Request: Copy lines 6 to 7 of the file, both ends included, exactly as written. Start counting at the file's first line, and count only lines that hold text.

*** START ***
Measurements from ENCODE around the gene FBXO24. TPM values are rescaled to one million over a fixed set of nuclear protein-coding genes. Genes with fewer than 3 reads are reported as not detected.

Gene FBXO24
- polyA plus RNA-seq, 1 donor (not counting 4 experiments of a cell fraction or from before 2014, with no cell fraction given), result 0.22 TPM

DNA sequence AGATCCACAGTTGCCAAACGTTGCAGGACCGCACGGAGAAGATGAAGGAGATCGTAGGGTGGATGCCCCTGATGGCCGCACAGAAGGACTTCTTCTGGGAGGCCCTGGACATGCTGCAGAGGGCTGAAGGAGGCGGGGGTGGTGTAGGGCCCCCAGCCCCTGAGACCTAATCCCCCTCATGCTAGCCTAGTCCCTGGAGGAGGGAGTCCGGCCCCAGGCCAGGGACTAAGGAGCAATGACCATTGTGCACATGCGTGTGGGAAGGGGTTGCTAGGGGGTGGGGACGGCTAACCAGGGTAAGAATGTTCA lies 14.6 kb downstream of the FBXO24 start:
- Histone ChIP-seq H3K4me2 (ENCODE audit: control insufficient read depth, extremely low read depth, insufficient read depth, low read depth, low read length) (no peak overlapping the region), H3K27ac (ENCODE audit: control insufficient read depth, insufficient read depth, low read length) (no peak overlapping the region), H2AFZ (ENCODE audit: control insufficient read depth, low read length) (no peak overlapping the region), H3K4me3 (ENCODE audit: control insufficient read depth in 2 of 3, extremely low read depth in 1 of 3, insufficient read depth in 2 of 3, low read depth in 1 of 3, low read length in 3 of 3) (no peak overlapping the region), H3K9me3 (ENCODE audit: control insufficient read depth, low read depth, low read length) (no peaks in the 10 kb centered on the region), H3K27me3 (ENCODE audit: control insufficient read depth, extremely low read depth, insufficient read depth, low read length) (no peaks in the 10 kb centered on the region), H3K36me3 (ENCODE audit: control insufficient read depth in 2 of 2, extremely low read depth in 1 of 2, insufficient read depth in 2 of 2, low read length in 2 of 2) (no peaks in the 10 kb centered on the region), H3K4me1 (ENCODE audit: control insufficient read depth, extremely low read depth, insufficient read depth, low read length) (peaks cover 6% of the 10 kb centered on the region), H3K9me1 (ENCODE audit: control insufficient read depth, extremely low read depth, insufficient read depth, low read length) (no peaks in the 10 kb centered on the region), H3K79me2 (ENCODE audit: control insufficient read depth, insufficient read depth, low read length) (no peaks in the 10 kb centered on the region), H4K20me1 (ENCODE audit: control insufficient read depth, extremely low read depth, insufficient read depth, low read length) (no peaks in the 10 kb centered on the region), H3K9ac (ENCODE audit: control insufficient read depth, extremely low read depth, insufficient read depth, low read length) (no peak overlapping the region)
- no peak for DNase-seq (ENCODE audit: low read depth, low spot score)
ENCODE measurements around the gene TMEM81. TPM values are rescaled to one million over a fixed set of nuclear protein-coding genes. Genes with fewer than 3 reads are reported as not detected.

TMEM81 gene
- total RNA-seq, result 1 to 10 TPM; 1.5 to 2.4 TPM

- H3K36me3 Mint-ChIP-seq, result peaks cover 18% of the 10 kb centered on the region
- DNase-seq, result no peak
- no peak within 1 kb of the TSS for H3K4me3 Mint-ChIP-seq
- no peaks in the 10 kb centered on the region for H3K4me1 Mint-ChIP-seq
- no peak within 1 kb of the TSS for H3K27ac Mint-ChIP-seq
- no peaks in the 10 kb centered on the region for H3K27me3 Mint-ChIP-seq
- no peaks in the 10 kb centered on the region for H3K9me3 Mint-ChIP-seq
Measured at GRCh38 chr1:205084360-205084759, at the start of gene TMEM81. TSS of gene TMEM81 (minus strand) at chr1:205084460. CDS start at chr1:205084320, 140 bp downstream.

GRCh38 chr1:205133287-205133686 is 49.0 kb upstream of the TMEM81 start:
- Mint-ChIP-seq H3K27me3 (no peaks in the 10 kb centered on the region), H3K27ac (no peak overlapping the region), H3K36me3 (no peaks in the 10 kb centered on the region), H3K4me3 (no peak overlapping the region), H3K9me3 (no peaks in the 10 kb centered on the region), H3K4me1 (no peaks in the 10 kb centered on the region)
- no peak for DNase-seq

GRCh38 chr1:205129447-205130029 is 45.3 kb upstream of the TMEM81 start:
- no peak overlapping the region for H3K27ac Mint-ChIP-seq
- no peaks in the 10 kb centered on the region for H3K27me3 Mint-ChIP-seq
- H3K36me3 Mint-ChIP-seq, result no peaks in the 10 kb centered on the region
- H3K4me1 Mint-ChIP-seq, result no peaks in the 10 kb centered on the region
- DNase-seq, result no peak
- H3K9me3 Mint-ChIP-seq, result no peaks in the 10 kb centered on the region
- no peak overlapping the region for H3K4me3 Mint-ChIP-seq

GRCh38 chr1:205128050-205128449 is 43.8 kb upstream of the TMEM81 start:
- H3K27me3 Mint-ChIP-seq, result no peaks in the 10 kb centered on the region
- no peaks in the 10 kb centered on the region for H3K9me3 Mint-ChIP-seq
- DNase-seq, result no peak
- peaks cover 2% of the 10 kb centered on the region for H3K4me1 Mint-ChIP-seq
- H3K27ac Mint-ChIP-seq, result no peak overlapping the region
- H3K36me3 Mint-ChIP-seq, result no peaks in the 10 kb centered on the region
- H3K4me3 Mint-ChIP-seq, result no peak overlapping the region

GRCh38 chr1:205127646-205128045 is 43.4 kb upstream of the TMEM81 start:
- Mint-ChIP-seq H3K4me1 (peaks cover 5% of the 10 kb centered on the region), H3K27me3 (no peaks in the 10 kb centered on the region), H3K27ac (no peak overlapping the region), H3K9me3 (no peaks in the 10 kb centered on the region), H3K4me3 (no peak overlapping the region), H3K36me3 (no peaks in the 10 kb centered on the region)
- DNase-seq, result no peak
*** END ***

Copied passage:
- no peak for DNase-seq (ENCODE audit: low read depth, low spot score)
ENCODE measurements around the gene TMEM81. TPM values are rescaled to one million over a fixed set of nuclear protein-coding genes. Genes with fewer than 3 reads are reported as not detected.